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Feature Article

Integrity Management: Reducing Hydrocarbon Releases

AUTHOR:

Ben Coutts



A Hydrasun surveyor inspecting the condition of flexible hose assemblies.
Hydrocarbon releases (HCRs) have long been a hazard to offshore operations. Not only do HCRs represent a potential precursor to major accidents and cause unplanned shutdowns and asset downtime, they are also a key indicator of the effectiveness of asset integrity management across the industry.

In 2010, the U.K.’s Health and Safety Executive’s (HSE) Offshore Division (OSD) launched their strategy for Key Programme 4 (KP4), the Ageing and Life Extension (ALE) Inspection Programme. The ALE Inspection Programme aims to promote awareness and management of the risks associated with aging plants in the offshore oil and gas industry in support of four identified priority areas: asset integrity, competence, safety culture and leadership.

In support of this, the Step Change in Safety group, comprising senior managers and officials from member companies, industry-related trade associations, trade unions and the HSE, introduced a target for a 50 percent reduction in HCRs by the end of March 2013.

Although reductions in HCRs have been achieved in the last few years, fluid connectors, hose and small bore tubing (SBT) combined, accounted for 27 percent of unplanned HCRs between 2008 and October 2010, according to an analysis by the Society of Petroleum Engineers.

The oil and gas industry has focused on these areas as a key element of KP4. Hydrasun (Aberdeen, Scotland), in conjunction with operators, service companies and industry bodies, has been at the forefront of implementing initiatives and programs to further reduce the instances of HCRs. This includes developing and carrying out robust planned maintenance and inspection routines, participating in the Energy Institute’s steering groups for the development of revised integrity management guidelines for both hose and SBT assemblies, and, with the Step Change in Safety group, developing a qualification in SBT, accredited by the Engineering Construction Industry Training Board (ECITB).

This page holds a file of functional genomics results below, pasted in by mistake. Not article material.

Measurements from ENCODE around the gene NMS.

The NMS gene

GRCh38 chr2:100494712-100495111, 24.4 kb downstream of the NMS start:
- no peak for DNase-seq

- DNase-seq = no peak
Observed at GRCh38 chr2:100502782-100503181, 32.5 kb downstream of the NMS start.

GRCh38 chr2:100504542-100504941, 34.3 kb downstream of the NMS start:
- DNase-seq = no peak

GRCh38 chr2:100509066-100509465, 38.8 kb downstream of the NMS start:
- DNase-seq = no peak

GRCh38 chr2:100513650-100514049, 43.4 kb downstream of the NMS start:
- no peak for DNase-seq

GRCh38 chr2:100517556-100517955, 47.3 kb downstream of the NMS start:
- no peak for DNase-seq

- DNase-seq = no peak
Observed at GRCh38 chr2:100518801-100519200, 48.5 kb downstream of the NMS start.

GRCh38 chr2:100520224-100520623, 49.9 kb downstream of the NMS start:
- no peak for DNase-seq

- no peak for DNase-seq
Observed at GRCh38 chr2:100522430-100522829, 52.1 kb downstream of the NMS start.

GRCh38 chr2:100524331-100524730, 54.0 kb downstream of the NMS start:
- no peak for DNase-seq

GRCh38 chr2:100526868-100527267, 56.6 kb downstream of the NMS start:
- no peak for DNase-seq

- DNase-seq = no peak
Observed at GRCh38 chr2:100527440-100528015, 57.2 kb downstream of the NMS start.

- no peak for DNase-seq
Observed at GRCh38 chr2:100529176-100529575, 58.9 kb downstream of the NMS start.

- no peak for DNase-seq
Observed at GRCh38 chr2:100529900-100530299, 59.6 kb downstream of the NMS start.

Need for Change
Hydrasun identified the need for an even sharper focus in the integrity management of hose assemblies, particularly SBT and instrumentation assemblies, following research that identified the key contributors to HCRs to be incorrectly fitted equipment, improper operation and noncompliance with existing procedures—mainly human-factor related issues and incorrectly specified equipment.

Simplifying SBT assemblies wherever possible can reduce complexity, leak paths, human error and National Pipe Taper (NPT) threaded connections. Hydrasun has implemented an alternative and innovative approach to the traditional methods associated with the design and management of instrumentation systems, developing a portfolio of the latest technologies, combining them with enhanced training, competency assessment and integrity management programs. Through this alternative methodology, leak paths are engineered out of systems, and the likelihood of human factor issues contributing to HCRs is also greatly reduced.


Effective Integrity Management
Effective integrity management of hose and SBT assemblies is essential to reducing HCRs successfully. Hydrasun’s established hose integrity and SBT management philosophies, in conjunction with industry initiatives, have been an important factor in reducing instances of HCRs and other emissions from flexible hose assemblies (FHAs) and SBTs across the U.K. Continental Shelf (UKCS).

In addition, competent personnel are vital to assuring the effective integrity management of fluid power, process control, instrumentation and hydraulic system hose and SBT assemblies. Hydrasun utilizes its OPITO accredited and Engineering Construction Industry Training Board (ECITB) approved Learning and Development programs to ensure personnel are fully trained in the technical and other core skills required to deliver according to the industry’s and the HSE’s demanding requirements. To continue this article please click here.


Ben Coutts is the director of engineering and research and development at Hydrasun, a leading specialist provider of integrated fluid transfer, power and control solutions to the global energy market. He has been an active member of the Energy Institute’s steering groups on the development of integrity management guidelines for both hose and small bore tubing assemblies. He has supported the Engineering Construction Industry Training Board in the development of a national occupational standard for the installation and maintenance of SBT assemblies.



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